Yes, I think the rounded point of the Fly is slightly too long. I think it is part of the reason the lock hangs up.

I think you might get some useful info from the following link, originally written by Forum Member George.

Lock Function (insightbb.com)

Gus
 
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Yes, I think the rounded point of the Fly is slightly too long. I think it is part of the reason the lock hangs up.

I think you might get some useful info from the following link, originally written by Forum Member George.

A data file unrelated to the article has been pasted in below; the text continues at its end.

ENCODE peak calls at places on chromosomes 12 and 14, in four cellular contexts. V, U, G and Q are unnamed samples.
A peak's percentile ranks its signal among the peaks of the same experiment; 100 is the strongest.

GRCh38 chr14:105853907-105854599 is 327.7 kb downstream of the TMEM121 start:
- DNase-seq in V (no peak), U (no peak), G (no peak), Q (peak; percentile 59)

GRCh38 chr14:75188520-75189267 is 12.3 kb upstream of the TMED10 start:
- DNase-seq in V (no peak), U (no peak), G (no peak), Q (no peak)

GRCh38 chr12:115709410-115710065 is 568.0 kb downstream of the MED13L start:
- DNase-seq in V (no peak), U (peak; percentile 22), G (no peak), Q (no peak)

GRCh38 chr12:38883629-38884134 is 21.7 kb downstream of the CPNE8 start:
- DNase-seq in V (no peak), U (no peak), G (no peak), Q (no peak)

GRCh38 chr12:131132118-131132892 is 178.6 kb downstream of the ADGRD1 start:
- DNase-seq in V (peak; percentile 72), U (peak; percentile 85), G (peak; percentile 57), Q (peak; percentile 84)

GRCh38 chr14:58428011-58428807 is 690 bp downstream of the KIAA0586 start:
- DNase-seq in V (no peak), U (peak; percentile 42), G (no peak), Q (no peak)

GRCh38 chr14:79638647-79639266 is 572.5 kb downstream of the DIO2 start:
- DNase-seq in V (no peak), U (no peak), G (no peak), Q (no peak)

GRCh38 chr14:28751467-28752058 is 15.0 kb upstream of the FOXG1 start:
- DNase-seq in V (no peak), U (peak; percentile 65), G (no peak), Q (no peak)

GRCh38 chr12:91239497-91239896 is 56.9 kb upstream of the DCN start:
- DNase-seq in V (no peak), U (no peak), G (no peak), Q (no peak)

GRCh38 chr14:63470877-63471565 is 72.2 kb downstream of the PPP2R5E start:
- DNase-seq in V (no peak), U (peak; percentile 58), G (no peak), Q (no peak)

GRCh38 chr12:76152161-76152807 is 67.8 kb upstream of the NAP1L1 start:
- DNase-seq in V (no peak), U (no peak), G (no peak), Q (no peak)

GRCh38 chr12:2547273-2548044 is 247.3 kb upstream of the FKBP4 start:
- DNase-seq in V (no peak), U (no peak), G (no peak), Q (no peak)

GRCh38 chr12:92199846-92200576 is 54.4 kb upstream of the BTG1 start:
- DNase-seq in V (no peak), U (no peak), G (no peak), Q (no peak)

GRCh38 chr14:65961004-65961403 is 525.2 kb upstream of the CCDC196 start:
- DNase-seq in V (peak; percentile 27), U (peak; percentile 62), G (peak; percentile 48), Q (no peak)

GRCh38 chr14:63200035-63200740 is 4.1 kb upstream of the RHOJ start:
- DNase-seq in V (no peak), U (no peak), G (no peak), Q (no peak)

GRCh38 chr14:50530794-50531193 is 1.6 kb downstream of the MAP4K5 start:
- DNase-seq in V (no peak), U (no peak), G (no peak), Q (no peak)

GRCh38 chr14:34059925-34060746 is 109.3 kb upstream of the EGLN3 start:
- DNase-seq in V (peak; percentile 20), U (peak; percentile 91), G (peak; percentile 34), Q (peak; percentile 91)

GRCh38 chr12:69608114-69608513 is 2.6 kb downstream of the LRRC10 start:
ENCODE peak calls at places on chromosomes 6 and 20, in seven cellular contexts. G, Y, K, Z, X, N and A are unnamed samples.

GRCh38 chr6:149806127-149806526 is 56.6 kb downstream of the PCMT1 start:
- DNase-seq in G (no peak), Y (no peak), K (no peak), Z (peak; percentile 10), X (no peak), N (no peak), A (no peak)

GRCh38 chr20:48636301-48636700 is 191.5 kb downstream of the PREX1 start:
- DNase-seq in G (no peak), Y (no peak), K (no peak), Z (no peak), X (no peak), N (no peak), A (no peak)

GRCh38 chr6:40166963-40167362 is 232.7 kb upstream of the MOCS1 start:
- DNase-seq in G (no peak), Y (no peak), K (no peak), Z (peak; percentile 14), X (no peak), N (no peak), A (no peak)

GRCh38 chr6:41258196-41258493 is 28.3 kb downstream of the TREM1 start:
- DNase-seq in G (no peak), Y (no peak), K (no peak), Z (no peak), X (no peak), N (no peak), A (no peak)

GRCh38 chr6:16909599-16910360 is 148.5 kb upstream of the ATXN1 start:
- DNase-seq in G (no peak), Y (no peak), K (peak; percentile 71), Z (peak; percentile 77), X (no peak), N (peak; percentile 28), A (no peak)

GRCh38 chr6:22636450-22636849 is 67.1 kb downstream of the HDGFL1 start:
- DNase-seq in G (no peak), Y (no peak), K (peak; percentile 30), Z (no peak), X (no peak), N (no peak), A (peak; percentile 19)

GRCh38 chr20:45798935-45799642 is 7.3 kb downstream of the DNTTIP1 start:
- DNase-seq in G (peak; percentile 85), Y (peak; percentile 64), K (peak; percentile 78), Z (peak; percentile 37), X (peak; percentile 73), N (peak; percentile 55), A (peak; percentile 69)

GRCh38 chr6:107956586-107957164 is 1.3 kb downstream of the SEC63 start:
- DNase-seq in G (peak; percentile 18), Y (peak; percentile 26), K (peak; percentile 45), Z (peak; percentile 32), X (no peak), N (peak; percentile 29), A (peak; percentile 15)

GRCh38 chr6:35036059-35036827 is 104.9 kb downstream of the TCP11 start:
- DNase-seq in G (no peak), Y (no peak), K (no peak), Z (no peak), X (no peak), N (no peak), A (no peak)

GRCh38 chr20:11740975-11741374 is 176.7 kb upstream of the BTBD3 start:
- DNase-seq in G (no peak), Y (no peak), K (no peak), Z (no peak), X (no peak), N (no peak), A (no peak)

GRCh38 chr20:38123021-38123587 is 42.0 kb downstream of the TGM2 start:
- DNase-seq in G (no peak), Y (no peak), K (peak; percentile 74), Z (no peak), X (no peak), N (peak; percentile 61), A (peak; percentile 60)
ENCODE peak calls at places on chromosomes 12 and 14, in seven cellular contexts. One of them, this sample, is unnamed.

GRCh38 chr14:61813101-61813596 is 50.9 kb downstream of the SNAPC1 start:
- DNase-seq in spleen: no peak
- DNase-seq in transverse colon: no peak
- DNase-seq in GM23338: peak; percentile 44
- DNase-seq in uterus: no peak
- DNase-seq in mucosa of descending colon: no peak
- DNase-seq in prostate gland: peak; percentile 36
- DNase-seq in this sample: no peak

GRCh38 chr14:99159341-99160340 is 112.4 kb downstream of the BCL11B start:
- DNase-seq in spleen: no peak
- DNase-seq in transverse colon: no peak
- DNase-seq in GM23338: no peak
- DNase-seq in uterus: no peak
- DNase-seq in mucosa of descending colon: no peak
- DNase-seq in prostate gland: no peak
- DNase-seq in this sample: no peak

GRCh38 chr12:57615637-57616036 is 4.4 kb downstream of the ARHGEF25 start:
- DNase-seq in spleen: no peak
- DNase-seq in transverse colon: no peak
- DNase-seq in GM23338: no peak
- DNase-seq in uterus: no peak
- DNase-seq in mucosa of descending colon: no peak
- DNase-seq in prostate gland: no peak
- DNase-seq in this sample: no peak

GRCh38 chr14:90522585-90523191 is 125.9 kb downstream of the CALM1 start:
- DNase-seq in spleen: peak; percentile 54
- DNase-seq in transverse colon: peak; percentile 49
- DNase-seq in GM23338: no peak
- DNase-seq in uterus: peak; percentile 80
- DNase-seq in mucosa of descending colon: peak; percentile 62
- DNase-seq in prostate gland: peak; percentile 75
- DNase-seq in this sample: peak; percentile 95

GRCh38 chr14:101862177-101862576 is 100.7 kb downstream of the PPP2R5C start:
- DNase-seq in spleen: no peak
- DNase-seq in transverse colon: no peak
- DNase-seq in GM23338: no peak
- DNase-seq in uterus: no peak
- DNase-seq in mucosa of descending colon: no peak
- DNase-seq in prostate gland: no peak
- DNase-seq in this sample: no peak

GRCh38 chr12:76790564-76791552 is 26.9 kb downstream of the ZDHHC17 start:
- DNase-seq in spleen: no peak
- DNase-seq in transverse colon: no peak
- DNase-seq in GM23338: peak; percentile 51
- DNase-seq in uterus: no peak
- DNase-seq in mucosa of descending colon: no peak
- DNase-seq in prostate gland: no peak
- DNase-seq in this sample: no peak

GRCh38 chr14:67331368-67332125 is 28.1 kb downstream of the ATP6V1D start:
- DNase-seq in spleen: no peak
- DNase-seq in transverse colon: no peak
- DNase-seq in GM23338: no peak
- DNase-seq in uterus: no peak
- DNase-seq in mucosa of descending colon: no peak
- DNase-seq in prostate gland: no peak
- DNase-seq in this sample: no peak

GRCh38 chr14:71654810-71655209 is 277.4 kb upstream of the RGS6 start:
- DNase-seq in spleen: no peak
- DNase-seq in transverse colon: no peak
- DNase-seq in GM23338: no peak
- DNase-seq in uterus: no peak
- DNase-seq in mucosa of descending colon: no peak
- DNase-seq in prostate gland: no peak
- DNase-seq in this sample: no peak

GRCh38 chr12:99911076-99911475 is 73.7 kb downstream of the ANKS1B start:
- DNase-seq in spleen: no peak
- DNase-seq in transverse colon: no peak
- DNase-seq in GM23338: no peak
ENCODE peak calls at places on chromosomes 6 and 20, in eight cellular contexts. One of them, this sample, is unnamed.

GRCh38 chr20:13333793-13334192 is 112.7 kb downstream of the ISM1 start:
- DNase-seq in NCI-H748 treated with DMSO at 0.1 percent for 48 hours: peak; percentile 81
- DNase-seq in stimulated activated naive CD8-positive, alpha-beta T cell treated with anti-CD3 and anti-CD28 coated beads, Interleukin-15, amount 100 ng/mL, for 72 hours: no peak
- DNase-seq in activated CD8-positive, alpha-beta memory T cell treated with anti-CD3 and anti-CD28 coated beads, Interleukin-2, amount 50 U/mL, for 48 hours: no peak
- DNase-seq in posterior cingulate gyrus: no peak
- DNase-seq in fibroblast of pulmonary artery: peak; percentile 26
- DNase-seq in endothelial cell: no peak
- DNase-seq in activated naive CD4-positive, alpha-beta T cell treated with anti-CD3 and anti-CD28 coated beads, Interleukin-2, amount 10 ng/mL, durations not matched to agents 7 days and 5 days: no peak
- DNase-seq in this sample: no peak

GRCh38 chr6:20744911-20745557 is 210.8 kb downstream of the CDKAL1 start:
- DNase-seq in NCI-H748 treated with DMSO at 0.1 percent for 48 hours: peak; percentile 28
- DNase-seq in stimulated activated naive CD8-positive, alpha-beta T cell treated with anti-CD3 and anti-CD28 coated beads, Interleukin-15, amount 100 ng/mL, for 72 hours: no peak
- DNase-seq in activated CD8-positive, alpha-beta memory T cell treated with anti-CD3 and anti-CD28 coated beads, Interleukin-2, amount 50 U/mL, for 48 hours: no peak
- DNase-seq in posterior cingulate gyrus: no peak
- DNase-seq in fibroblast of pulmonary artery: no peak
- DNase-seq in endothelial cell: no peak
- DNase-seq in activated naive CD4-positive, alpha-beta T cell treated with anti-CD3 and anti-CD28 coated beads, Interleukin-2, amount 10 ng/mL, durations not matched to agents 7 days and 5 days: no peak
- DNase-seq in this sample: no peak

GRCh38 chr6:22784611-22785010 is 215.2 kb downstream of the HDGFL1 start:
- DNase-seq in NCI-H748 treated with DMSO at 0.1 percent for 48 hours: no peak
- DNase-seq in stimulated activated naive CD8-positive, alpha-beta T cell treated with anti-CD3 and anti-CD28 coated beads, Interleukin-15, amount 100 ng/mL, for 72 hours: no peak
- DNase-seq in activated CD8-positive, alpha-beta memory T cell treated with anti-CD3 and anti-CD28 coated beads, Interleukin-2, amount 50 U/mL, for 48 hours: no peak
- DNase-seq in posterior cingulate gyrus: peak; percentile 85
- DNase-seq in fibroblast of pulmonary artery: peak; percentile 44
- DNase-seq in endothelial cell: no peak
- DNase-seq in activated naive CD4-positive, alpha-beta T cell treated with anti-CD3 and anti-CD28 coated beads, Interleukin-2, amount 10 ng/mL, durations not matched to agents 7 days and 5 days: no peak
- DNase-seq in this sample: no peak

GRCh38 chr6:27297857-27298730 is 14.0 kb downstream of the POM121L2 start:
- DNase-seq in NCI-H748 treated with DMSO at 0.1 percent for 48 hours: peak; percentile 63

Lock Function (insightbb.com)

Gus

I agree with Gus, I keep referencing back to the fly and for some reason it just doesn’t seem geometrically even on all sides and at the point. On a good note flys are relatively easy to replace. Looking at One of my RE Davis locks, the fly is perfectly integrated with the sear (granted these are machined locks) the sear has a slight chamfer to avoid jamming up.

one thing I can see from your tumbler is that it looks a little rough on its outer edges that the sear engages, you would want to that to be polished up to clean surface for bearing, same with the sear nose.